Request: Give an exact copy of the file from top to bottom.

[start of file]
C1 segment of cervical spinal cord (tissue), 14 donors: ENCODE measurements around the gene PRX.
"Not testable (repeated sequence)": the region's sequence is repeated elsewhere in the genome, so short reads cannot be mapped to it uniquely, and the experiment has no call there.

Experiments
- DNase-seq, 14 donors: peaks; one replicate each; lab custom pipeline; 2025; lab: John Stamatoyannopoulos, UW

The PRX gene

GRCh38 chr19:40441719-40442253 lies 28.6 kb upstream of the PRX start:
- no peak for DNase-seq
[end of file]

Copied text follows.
C1 segment of cervical spinal cord (tissue), 14 donors: ENCODE measurements around the gene PRX.
"Not testable (repeated sequence)": the region's sequence is repeated elsewhere in the genome, so short reads cannot be mapped to it uniquely, and the experiment has no call there.

Experiments
- DNase-seq, 14 donors: peaks; one replicate each; lab custom pipeline; 2025; lab: John Stamatoyannopoulos, UW

The PRX gene

GRCh38 chr19:40441719-40442253 lies 28.6 kb upstream of the PRX start:
- no peak for DNase-seq